Link light rail stations and garages would use new surveillance equipment
By George Howland Jr.
In the first quarter of the next year, Sound Transit security staff will ask the Sound Transit Board of Directors to take the first step in installing artificial intelligence (AI) cameras throughout its Link light rail system of stations and garages. The Sound Transit Board of Directors will be asked to approve a Request for Proposals (RFP) from private vendors for the initial $979,200 purchase of the AI technology. There are no public meetings or public outreach planned in connection with this decision, according to John Gallagher, Sound Transit spokesperson. Branden Porter, Sound Transit’s System Security Manager, states the objective of the AI cameras is to save over $1 million per year in security costs. Sound Transit’s Gallagher stresses, “We’re not using these [cameras] in any way for facial recognition.”
Critics are not mollified by the promise. Shankar Narayan, Technology and Liberty Project Director for the American Civil Liberties Union of Washington (ACLU-WA), says, the use of AI cameras would force “people to choose between privacy and transit.” This controversy comes on the heels of Sound Transit, last month, releasing data that shows its fare enforcement results in disproportionate citations for African Americans (first reported by Erica C. Barnett and then The Seattle Times).
Voters in a tri-county region (roughly approximating King, Snohomish and Pierce counties) have approved an ambitious expansion plan of Sound Transit’s light-rail, express-bus and heavy-rail transit services. Sound Transit’s current light rail is 22 miles long and runs from the University of Washington’s Husky Stadium to Angle Lake, just south of Sea-Tac Airport. By 2041, Sound Transit plans to expand light raid north to Everett, south to the Tacoma Dome and east to Issaquah. There are also two planned expansions in the city of Seattle itself: one to West Seattle and the other to Ballard. Recently, statewide voter approval of Initiative 976 put Sound Transit’s funding into doubt. Currently, I-976 is facing a court challenge.
One summer night in Wallingford, near Dick’s drive-in
By George Howland Jr.
My boyfriend, Tommy, and I walked with arms around one another to the bus stop. It was the summer of 1979 and he was working graveyard at a print shop. We both had long hair and beards. My hair was blonde, and my beard was black; all his hair was brown. Both of us were way skinny. He wore jeans, a t-shirt and boots. I had on draw-string pants, a t-shirt and Birkenstock sandals with no back strap.
We were on North 45th Street, a main drag through Seattle’s Wallingford neighborhood, at the time a neighborhood of overwhelmingly white middle-class and working-class people.
I was living right up the street at Camp Blossom for Boys, an intentional community for gay, bi-sexual and straight men. I had spent 18 months putting Camp Blossom together as part of my effort to “fight the patriarchy” by changing men. Seven of us had rented a suburban looking house next to a gas station on First Avenue Northeast. Four gay men, two straight guys and me—the lone bisexual. Three of us were anarchists, one was an activist skeptic and the other three were gay guys who were curious about living with other men.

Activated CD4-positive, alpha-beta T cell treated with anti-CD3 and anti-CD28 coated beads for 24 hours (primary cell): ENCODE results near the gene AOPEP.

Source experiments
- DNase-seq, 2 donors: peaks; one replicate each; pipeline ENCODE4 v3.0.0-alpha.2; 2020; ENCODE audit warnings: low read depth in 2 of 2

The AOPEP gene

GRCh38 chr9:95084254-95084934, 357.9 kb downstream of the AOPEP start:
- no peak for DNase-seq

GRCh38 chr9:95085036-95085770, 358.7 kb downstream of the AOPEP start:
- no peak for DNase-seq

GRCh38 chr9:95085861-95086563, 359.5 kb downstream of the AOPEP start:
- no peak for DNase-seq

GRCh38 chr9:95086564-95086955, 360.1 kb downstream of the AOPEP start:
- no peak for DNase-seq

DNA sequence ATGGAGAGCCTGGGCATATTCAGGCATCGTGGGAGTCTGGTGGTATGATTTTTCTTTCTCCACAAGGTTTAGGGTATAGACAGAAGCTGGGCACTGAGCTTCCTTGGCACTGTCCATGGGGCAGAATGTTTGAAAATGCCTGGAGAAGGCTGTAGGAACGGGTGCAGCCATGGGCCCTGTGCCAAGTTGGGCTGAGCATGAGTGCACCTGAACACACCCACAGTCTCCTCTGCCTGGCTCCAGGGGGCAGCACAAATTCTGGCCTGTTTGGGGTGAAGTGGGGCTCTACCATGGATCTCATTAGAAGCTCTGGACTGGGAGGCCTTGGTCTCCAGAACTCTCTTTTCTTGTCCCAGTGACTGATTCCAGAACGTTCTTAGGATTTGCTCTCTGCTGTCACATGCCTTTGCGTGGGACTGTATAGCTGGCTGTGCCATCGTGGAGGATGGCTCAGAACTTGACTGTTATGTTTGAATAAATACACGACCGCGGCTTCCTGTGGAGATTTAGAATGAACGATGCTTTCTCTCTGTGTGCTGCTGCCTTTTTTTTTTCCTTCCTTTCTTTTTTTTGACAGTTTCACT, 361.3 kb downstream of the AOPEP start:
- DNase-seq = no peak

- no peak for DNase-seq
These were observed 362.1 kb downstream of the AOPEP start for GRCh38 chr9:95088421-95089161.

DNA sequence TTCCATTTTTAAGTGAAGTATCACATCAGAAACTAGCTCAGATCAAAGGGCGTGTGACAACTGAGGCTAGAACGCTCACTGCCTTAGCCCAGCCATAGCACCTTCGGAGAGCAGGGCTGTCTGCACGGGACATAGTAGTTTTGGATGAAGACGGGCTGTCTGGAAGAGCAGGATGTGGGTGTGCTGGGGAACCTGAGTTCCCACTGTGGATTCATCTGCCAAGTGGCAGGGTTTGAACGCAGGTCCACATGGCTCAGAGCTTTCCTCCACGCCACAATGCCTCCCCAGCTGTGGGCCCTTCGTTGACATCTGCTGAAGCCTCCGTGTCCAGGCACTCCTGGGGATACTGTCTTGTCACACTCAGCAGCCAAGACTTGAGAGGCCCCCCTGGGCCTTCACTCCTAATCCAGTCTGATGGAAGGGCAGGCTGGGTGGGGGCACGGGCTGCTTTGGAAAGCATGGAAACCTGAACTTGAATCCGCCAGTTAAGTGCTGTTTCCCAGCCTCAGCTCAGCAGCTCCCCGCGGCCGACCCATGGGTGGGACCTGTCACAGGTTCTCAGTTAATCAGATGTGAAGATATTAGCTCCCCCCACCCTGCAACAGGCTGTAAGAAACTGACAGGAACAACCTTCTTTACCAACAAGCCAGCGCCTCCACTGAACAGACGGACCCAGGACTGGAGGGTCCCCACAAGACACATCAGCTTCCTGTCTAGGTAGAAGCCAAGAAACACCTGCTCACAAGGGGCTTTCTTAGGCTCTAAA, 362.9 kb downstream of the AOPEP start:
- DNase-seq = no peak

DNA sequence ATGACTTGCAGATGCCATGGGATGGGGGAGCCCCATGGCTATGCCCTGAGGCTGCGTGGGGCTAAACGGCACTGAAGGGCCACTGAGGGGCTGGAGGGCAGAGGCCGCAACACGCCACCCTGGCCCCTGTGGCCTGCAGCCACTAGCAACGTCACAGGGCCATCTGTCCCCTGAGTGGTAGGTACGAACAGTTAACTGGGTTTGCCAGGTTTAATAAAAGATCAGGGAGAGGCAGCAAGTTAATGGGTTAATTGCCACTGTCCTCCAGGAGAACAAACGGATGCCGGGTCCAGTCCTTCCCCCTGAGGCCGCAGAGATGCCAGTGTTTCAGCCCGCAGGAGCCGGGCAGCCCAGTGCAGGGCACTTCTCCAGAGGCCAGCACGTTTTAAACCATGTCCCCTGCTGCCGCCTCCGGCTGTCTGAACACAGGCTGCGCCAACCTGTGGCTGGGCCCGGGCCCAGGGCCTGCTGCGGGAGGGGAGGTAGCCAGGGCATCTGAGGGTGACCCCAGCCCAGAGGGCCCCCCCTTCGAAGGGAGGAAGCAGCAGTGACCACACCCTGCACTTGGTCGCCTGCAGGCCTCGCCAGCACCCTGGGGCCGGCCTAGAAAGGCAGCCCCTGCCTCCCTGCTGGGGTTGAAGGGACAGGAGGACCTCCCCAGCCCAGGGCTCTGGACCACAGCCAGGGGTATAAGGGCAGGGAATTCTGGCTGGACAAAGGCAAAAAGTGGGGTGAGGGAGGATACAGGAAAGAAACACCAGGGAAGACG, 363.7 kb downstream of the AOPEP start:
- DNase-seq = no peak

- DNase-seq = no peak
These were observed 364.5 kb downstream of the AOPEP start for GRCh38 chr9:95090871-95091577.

At the time, you didn’t see many gay couples in Wallingford. We didn’t care. We were proudly, militantly out.
I wore dangling earrings and androgynous clothing. The more stares I drew, the better. I wanted to confront people’s homophobia. I told everyone—my school district employer, my alternative public high school students, people that I met—that I was bisexual. The confrontations took their toll—my stomach was often convulsed with cramps.
City council candidate (District 6) and former city councilmember takes responsibility for her past mistakes
By George Howland Jr.
Heidi Wills rang my doorbell.
Earlier this summer, I put up a Facebook post about Wills and Strippergate–a City Hall scandal involving illegal lobbying and political money laundering by Frank Colacurcio, a vicious gangster. Wills, who served one four-year term, 2000-03, as an at-large city councilmember, is currently running for city council in District 6 (Ballard, Fremont, Greenwood). On Nov. 5, in the general election, she will face off against Dan Strauss, a former aide to City Councilmember Sally Bagshaw. Strauss won the primary election 34 percent to Wills’ 21 percent.
In 2003, Strippergate was partially responsible for Wills losing her city council seat to David Della. In this summer’s Facebook post, I wrote, “I have never heard Wills adequately explain her behavior and demonstrate that her judgment has improved. To me, this is a necessary step before serving on the council for a second time. “
That same night, Wills was in my Phinney Ridge neighborhood ringing doorbells (at publication time, she says she had personally contacted 6,500 households). Wills’ social media person telephoned her to raise the alarm about my post. Wills decided to come over to my house–she had the address as part of publicly available voter lists–and answer my questions. Over a cup of tea, in my fortunately clean kitchen, we talked about her political past and how it relates to the present campaign.
A friend called with the sad news: Writer and activist Deran Ludd had committed suicide on September 9, 2018.
I only saw Deran dance once. It was 1977. Deran was frugging and laughing with Leslie Batchelder to the sounds of the B-52s “Rock Lobster.” The two of them were impossibly beautiful.
Deran had the delicate patrician features of the WASP elite. His hair was a little shaggy and he had on earrings that matched his blue eyes. His slim body didn’t hold my attention, it was his gorgeous face that I couldn’t stop looking at. My gaydar went off—but quietly. He seemed like a sweet, hippie boy.